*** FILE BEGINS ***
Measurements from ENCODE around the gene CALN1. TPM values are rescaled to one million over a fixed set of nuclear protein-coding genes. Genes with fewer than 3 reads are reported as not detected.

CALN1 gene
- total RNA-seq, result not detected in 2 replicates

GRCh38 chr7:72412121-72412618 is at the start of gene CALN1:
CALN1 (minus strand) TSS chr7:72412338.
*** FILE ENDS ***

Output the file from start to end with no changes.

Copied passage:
Measurements from ENCODE around the gene CALN1. TPM values are rescaled to one million over a fixed set of nuclear protein-coding genes. Genes with fewer than 3 reads are reported as not detected.

CALN1 gene
- total RNA-seq, result not detected in 2 replicates

GRCh38 chr7:72412121-72412618 is at the start of gene CALN1:
CALN1 (minus strand) TSS chr7:72412338.